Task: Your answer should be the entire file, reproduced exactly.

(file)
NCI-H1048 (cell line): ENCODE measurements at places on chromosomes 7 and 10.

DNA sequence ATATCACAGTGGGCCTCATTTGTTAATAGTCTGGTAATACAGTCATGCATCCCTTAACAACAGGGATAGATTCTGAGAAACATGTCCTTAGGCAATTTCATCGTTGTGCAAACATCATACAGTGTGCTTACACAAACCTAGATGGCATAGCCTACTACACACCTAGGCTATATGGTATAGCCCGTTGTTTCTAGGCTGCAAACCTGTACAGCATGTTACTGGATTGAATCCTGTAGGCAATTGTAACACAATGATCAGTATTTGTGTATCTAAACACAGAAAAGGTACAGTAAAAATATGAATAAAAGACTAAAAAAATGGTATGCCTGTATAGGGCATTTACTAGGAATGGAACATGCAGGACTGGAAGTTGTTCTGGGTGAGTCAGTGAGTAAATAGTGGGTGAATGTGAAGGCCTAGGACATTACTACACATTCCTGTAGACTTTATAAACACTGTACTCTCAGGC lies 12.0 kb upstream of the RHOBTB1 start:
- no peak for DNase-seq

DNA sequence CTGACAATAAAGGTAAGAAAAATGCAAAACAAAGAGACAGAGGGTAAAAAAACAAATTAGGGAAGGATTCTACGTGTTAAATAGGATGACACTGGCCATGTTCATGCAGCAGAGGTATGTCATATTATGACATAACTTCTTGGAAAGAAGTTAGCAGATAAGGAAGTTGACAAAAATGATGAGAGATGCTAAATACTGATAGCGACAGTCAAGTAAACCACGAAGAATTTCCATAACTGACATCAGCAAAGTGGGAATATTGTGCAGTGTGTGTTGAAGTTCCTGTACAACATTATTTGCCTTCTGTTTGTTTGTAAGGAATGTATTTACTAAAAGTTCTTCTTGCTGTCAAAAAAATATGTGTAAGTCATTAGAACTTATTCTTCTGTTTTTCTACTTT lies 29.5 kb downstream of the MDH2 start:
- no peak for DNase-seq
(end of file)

NCI-H1048 (cell line): ENCODE measurements at places on chromosomes 7 and 10.

DNA sequence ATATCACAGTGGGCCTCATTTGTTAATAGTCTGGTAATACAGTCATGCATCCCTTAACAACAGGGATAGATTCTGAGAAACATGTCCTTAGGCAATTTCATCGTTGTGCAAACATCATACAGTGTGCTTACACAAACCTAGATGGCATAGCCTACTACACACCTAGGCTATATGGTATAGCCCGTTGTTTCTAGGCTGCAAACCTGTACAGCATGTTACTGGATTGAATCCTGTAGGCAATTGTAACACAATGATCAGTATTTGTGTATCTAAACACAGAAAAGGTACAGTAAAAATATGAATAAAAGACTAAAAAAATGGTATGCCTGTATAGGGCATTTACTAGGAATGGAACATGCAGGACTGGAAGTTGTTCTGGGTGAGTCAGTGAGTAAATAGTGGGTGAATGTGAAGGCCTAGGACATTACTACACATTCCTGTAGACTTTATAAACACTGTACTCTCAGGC lies 12.0 kb upstream of the RHOBTB1 start:
- no peak for DNase-seq

DNA sequence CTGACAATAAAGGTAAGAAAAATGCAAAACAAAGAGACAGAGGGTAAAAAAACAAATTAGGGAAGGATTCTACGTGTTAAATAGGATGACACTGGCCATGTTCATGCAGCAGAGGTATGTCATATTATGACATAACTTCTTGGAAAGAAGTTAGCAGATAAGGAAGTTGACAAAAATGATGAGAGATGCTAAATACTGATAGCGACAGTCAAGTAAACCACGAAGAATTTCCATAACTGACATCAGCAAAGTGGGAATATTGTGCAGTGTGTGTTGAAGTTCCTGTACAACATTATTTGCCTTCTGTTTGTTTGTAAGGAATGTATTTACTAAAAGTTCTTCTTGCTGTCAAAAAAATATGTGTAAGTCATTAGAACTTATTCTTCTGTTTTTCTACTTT lies 29.5 kb downstream of the MDH2 start:
- no peak for DNase-seq